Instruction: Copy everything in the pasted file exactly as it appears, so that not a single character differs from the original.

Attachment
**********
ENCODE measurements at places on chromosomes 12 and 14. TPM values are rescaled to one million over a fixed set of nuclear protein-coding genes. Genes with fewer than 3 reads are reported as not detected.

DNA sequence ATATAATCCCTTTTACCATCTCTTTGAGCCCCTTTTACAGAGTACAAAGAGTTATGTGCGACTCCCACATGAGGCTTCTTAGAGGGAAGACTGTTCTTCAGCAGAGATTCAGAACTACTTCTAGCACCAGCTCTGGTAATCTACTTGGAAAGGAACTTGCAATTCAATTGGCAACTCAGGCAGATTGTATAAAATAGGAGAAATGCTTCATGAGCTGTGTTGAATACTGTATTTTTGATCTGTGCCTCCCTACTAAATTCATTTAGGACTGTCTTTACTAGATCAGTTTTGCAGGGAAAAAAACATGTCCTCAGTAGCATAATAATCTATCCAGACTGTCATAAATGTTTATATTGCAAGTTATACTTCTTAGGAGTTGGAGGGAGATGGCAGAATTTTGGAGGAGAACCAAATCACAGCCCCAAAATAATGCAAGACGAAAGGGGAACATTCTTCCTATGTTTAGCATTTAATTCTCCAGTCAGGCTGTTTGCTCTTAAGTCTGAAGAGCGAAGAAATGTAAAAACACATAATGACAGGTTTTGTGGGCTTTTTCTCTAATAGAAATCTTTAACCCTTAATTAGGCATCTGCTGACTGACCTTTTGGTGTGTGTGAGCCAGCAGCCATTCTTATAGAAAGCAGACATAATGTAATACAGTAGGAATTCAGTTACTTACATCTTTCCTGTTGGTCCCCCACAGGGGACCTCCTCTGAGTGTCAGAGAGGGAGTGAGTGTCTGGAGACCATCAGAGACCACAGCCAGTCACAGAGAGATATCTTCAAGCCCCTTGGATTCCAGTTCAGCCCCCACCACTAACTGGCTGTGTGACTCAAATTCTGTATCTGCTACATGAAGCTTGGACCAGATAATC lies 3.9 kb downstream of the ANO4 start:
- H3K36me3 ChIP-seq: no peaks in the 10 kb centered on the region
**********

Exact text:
ENCODE measurements at places on chromosomes 12 and 14. TPM values are rescaled to one million over a fixed set of nuclear protein-coding genes. Genes with fewer than 3 reads are reported as not detected.

DNA sequence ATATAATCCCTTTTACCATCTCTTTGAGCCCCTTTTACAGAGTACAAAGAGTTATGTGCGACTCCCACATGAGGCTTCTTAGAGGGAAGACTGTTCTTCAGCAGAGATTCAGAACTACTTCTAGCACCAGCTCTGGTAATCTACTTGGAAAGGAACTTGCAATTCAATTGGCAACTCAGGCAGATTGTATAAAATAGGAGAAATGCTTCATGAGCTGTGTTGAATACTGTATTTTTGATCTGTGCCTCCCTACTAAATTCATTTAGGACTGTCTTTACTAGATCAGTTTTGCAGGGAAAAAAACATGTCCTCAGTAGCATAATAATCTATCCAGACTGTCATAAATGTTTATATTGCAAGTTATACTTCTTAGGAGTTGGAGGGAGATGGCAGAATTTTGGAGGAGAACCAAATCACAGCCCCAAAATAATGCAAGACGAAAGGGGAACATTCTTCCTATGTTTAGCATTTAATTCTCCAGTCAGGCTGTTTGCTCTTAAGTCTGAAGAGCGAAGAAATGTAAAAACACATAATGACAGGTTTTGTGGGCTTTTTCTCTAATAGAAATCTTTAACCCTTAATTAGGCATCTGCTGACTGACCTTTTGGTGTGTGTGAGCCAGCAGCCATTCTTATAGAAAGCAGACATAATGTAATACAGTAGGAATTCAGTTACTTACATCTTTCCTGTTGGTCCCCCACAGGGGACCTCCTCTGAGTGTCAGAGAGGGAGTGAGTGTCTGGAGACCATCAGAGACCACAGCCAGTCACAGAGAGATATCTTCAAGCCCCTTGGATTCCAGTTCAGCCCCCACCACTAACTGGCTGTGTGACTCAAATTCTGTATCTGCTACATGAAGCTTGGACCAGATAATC lies 3.9 kb downstream of the ANO4 start:
- H3K36me3 ChIP-seq: no peaks in the 10 kb centered on the region